Drought as another threat to grocery market?
Wpis dostępny jest także w języku: polski
Consumers and retailers have not yet managed to adapt well to the new reality related to the presence of the coronavirus epidemic in Poland, and another threat to the food supply is on the horizon – drought. A low level of harvest combined with a decrease in the purchasing power of Poles as a result of increased unemployment and wage cuts would have a disastrous impact on the economic situation.
Drought is inevitable?
Winter 2019/2020 was mild and dry, recent weeks were characterised by very low rainfall, and forecasts for the May-July period indicate precipitation in the standard or below, but mainly of storm characteristics – this type of rainfall runs off quickly and does not build long-term soil moisture. Thus, all factors indicate a high risk of drought, which will negatively affect the yield level in 2020.
Another challenge for grocery market
Low yields will result in further food price inflation, which, combined with the effects of the COVID-19 epidemic and the closure of the economy (increased unemployment, lower wages in some businesses, whole segments of the trade and services market not operating), means a decline in purchasing power for many consumers. Consumers may not only save on some non-food items (natural behaviour in times of crisis), but may be forced to give up some food items or replace them with cheaper products.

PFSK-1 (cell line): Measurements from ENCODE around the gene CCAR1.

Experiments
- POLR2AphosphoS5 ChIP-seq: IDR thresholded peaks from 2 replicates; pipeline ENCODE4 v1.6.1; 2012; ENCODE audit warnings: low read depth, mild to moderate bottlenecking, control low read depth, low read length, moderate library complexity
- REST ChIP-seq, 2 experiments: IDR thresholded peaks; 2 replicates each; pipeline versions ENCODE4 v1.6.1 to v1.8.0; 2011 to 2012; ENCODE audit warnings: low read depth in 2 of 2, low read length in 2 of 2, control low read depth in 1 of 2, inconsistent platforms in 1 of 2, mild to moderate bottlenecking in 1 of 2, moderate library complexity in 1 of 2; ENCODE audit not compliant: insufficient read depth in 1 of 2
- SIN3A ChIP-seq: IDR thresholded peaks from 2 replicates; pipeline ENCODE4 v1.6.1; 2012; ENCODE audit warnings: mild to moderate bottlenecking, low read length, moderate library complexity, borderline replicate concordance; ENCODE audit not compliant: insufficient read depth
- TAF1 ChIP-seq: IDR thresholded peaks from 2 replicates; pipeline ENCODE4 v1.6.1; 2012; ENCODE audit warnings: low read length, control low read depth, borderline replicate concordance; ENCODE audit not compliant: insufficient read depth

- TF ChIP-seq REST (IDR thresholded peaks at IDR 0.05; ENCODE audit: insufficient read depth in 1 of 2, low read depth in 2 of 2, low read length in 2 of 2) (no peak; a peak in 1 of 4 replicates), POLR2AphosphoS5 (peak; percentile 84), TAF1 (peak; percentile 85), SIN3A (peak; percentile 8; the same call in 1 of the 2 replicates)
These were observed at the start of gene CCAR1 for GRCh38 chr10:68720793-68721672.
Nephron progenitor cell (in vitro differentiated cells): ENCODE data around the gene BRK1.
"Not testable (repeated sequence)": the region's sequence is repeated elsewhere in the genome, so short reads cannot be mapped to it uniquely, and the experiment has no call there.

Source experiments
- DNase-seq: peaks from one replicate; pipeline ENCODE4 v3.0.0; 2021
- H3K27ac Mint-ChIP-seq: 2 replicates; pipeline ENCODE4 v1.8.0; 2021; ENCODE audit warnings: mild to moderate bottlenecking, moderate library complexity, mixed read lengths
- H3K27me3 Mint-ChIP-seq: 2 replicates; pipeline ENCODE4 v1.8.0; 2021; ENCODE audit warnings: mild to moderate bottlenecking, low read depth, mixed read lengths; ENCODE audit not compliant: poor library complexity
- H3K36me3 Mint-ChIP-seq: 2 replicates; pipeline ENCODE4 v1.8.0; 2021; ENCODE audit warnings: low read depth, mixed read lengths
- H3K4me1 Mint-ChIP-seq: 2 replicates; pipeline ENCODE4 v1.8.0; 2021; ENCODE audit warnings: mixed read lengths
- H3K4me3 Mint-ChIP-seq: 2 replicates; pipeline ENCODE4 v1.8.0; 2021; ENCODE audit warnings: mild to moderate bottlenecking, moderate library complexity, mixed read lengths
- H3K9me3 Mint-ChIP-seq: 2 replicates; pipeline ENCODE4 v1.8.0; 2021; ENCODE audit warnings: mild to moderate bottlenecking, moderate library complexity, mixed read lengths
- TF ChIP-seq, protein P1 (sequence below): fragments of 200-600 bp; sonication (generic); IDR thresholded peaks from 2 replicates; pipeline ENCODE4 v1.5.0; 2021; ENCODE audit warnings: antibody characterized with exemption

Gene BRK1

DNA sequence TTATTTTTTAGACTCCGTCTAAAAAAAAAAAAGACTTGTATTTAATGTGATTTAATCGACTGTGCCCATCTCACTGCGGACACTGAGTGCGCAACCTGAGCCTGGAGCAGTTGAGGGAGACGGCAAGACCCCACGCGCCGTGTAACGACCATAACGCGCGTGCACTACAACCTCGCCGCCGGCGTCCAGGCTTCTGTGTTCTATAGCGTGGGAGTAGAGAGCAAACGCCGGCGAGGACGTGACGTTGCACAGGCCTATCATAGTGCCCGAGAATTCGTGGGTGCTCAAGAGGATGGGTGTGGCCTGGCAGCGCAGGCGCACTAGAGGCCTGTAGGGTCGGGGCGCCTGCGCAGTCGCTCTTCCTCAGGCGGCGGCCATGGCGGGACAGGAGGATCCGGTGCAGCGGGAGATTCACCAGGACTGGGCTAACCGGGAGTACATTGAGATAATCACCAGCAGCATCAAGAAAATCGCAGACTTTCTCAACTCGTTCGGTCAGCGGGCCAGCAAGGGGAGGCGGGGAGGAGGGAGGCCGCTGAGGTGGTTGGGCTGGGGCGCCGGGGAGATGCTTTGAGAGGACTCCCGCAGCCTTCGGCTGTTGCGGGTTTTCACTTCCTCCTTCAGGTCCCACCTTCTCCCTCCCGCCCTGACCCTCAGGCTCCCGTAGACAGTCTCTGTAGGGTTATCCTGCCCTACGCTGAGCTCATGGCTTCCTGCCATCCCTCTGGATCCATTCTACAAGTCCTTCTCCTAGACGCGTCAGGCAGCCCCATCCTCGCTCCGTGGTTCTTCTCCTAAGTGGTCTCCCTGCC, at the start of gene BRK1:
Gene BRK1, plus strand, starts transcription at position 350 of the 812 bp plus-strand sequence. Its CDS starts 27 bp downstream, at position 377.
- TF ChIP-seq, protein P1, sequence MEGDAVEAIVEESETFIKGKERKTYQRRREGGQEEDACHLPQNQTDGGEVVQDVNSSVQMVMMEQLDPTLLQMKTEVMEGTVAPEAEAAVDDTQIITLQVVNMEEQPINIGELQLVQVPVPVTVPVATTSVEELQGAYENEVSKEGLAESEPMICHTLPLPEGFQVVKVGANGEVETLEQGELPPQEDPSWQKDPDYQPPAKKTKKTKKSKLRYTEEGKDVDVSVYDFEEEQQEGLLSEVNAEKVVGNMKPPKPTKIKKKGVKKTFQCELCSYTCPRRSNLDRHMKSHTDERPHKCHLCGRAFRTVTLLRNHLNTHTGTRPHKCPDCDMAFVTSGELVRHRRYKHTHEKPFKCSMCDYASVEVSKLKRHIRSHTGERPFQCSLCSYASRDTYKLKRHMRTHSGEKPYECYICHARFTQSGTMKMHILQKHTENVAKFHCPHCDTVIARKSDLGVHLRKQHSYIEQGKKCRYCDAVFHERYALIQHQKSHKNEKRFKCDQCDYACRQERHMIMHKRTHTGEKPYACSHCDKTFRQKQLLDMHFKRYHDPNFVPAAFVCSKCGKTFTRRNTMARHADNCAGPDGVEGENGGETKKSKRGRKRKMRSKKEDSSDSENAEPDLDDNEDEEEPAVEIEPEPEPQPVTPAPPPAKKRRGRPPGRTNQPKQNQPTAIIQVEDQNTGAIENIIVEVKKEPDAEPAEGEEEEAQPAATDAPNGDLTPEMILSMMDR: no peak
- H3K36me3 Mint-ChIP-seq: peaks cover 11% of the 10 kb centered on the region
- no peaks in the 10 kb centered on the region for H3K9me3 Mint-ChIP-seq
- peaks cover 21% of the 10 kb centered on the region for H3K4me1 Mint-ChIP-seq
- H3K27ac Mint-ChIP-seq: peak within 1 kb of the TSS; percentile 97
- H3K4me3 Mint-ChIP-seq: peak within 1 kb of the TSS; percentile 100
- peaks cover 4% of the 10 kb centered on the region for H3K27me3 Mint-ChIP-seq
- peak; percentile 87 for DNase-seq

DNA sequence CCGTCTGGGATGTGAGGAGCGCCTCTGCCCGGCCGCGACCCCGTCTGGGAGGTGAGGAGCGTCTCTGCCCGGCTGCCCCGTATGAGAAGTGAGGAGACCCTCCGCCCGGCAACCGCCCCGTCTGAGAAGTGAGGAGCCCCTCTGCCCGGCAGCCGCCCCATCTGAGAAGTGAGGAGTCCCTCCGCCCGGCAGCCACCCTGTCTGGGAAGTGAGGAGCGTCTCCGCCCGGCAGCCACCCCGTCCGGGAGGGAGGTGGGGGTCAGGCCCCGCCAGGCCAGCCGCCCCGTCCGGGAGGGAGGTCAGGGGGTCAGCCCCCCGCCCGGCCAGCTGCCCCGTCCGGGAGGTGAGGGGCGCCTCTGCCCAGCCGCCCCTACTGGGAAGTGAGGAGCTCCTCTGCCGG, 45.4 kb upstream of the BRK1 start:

How will grocery chains react?
The question remains open as to how the food chains, which are the key recipients of food in Poland, will adapt to the new situation – the 20 largest market players are jointly responsible for as much as 74% of the value of the food market in Poland, according to PMR data for 2019. Biedronka itself, the market leader, has a share of 19%. In recent years, although the prices of fresh fruit and vegetables in shops were often at very high levels, at the same time farmers often pointed out that the chains take advantage of their position and offer very low purchase prices. On the other hand, if at least one large player at least temporarily refrains from price increases and takes the costs on, other networks will follow in its footsteps. This would mean that the impact on consumers would be postponed.